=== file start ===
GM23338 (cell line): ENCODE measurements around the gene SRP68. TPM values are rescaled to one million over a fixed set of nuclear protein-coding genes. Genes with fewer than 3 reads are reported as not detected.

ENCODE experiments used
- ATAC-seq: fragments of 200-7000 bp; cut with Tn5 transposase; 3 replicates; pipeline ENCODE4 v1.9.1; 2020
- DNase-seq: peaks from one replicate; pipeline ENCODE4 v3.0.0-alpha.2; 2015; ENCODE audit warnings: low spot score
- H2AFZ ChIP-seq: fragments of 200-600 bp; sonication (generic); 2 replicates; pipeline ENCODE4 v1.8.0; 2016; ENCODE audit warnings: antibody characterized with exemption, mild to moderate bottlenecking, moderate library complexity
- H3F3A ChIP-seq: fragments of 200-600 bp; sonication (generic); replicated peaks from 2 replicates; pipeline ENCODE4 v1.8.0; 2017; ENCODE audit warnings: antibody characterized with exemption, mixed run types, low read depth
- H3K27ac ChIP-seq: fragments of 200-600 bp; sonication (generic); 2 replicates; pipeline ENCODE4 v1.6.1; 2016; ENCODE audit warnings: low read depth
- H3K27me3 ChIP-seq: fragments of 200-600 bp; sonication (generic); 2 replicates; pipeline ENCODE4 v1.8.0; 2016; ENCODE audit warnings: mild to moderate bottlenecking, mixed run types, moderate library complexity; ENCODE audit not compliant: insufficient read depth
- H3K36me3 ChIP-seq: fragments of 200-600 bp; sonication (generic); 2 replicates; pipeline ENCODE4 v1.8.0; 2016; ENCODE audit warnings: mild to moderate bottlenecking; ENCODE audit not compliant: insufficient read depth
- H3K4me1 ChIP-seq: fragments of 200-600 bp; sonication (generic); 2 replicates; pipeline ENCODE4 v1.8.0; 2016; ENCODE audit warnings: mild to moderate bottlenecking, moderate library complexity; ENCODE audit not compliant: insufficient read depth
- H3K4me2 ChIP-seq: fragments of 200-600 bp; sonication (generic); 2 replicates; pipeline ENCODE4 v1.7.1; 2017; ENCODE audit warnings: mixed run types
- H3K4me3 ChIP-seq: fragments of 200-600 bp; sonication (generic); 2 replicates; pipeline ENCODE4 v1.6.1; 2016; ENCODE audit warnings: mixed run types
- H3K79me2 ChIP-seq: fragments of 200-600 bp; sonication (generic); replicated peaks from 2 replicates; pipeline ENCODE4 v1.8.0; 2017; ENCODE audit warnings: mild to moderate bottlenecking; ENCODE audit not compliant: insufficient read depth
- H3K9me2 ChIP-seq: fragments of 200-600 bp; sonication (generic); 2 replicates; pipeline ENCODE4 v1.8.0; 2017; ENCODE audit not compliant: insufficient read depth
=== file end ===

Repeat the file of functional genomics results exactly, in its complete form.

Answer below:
GM23338 (cell line): ENCODE measurements around the gene SRP68. TPM values are rescaled to one million over a fixed set of nuclear protein-coding genes. Genes with fewer than 3 reads are reported as not detected.

ENCODE experiments used
- ATAC-seq: fragments of 200-7000 bp; cut with Tn5 transposase; 3 replicates; pipeline ENCODE4 v1.9.1; 2020
- DNase-seq: peaks from one replicate; pipeline ENCODE4 v3.0.0-alpha.2; 2015; ENCODE audit warnings: low spot score
- H2AFZ ChIP-seq: fragments of 200-600 bp; sonication (generic); 2 replicates; pipeline ENCODE4 v1.8.0; 2016; ENCODE audit warnings: antibody characterized with exemption, mild to moderate bottlenecking, moderate library complexity
- H3F3A ChIP-seq: fragments of 200-600 bp; sonication (generic); replicated peaks from 2 replicates; pipeline ENCODE4 v1.8.0; 2017; ENCODE audit warnings: antibody characterized with exemption, mixed run types, low read depth
- H3K27ac ChIP-seq: fragments of 200-600 bp; sonication (generic); 2 replicates; pipeline ENCODE4 v1.6.1; 2016; ENCODE audit warnings: low read depth
- H3K27me3 ChIP-seq: fragments of 200-600 bp; sonication (generic); 2 replicates; pipeline ENCODE4 v1.8.0; 2016; ENCODE audit warnings: mild to moderate bottlenecking, mixed run types, moderate library complexity; ENCODE audit not compliant: insufficient read depth
- H3K36me3 ChIP-seq: fragments of 200-600 bp; sonication (generic); 2 replicates; pipeline ENCODE4 v1.8.0; 2016; ENCODE audit warnings: mild to moderate bottlenecking; ENCODE audit not compliant: insufficient read depth
- H3K4me1 ChIP-seq: fragments of 200-600 bp; sonication (generic); 2 replicates; pipeline ENCODE4 v1.8.0; 2016; ENCODE audit warnings: mild to moderate bottlenecking, moderate library complexity; ENCODE audit not compliant: insufficient read depth
- H3K4me2 ChIP-seq: fragments of 200-600 bp; sonication (generic); 2 replicates; pipeline ENCODE4 v1.7.1; 2017; ENCODE audit warnings: mixed run types
- H3K4me3 ChIP-seq: fragments of 200-600 bp; sonication (generic); 2 replicates; pipeline ENCODE4 v1.6.1; 2016; ENCODE audit warnings: mixed run types
- H3K79me2 ChIP-seq: fragments of 200-600 bp; sonication (generic); replicated peaks from 2 replicates; pipeline ENCODE4 v1.8.0; 2017; ENCODE audit warnings: mild to moderate bottlenecking; ENCODE audit not compliant: insufficient read depth
- H3K9me2 ChIP-seq: fragments of 200-600 bp; sonication (generic); 2 replicates; pipeline ENCODE4 v1.8.0; 2017; ENCODE audit not compliant: insufficient read depth